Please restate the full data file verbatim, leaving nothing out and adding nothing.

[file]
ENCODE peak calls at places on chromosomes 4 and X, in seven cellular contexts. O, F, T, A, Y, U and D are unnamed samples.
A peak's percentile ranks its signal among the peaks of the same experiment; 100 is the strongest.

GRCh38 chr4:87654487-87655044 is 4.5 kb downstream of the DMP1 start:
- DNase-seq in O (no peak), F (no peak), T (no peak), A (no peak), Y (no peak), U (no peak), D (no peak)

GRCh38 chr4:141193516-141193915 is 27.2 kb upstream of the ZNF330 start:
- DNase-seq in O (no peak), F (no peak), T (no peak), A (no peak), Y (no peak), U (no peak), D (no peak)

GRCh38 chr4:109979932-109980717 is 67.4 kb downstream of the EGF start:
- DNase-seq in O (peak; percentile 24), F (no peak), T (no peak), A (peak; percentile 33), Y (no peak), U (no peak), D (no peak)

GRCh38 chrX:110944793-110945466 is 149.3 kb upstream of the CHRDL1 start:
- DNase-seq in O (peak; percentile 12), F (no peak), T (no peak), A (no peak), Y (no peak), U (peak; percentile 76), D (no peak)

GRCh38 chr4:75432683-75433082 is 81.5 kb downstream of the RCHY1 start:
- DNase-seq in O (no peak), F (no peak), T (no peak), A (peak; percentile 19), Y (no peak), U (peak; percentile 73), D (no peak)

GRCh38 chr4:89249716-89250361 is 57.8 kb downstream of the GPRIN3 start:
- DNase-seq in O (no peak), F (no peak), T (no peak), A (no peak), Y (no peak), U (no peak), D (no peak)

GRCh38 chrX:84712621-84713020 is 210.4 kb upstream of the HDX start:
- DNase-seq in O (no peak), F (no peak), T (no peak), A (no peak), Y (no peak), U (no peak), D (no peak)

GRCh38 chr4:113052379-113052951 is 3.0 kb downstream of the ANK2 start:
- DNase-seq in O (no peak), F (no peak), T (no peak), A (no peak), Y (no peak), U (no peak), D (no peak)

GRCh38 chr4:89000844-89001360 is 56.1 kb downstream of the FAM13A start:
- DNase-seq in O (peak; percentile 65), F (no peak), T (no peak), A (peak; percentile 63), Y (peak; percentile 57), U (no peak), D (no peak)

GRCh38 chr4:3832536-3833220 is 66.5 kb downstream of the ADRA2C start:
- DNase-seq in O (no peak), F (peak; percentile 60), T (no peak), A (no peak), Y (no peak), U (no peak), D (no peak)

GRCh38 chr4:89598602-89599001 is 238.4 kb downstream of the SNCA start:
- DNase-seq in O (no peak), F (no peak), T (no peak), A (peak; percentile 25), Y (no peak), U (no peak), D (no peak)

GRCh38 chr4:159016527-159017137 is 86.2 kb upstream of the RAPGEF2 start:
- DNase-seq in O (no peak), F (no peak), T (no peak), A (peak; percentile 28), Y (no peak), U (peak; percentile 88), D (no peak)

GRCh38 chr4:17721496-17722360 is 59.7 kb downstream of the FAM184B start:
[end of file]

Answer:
ENCODE peak calls at places on chromosomes 4 and X, in seven cellular contexts. O, F, T, A, Y, U and D are unnamed samples.
A peak's percentile ranks its signal among the peaks of the same experiment; 100 is the strongest.

GRCh38 chr4:87654487-87655044 is 4.5 kb downstream of the DMP1 start:
- DNase-seq in O (no peak), F (no peak), T (no peak), A (no peak), Y (no peak), U (no peak), D (no peak)

GRCh38 chr4:141193516-141193915 is 27.2 kb upstream of the ZNF330 start:
- DNase-seq in O (no peak), F (no peak), T (no peak), A (no peak), Y (no peak), U (no peak), D (no peak)

GRCh38 chr4:109979932-109980717 is 67.4 kb downstream of the EGF start:
- DNase-seq in O (peak; percentile 24), F (no peak), T (no peak), A (peak; percentile 33), Y (no peak), U (no peak), D (no peak)

GRCh38 chrX:110944793-110945466 is 149.3 kb upstream of the CHRDL1 start:
- DNase-seq in O (peak; percentile 12), F (no peak), T (no peak), A (no peak), Y (no peak), U (peak; percentile 76), D (no peak)

GRCh38 chr4:75432683-75433082 is 81.5 kb downstream of the RCHY1 start:
- DNase-seq in O (no peak), F (no peak), T (no peak), A (peak; percentile 19), Y (no peak), U (peak; percentile 73), D (no peak)

GRCh38 chr4:89249716-89250361 is 57.8 kb downstream of the GPRIN3 start:
- DNase-seq in O (no peak), F (no peak), T (no peak), A (no peak), Y (no peak), U (no peak), D (no peak)

GRCh38 chrX:84712621-84713020 is 210.4 kb upstream of the HDX start:
- DNase-seq in O (no peak), F (no peak), T (no peak), A (no peak), Y (no peak), U (no peak), D (no peak)

GRCh38 chr4:113052379-113052951 is 3.0 kb downstream of the ANK2 start:
- DNase-seq in O (no peak), F (no peak), T (no peak), A (no peak), Y (no peak), U (no peak), D (no peak)

GRCh38 chr4:89000844-89001360 is 56.1 kb downstream of the FAM13A start:
- DNase-seq in O (peak; percentile 65), F (no peak), T (no peak), A (peak; percentile 63), Y (peak; percentile 57), U (no peak), D (no peak)

GRCh38 chr4:3832536-3833220 is 66.5 kb downstream of the ADRA2C start:
- DNase-seq in O (no peak), F (peak; percentile 60), T (no peak), A (no peak), Y (no peak), U (no peak), D (no peak)

GRCh38 chr4:89598602-89599001 is 238.4 kb downstream of the SNCA start:
- DNase-seq in O (no peak), F (no peak), T (no peak), A (peak; percentile 25), Y (no peak), U (no peak), D (no peak)

GRCh38 chr4:159016527-159017137 is 86.2 kb upstream of the RAPGEF2 start:
- DNase-seq in O (no peak), F (no peak), T (no peak), A (peak; percentile 28), Y (no peak), U (peak; percentile 88), D (no peak)

GRCh38 chr4:17721496-17722360 is 59.7 kb downstream of the FAM184B start: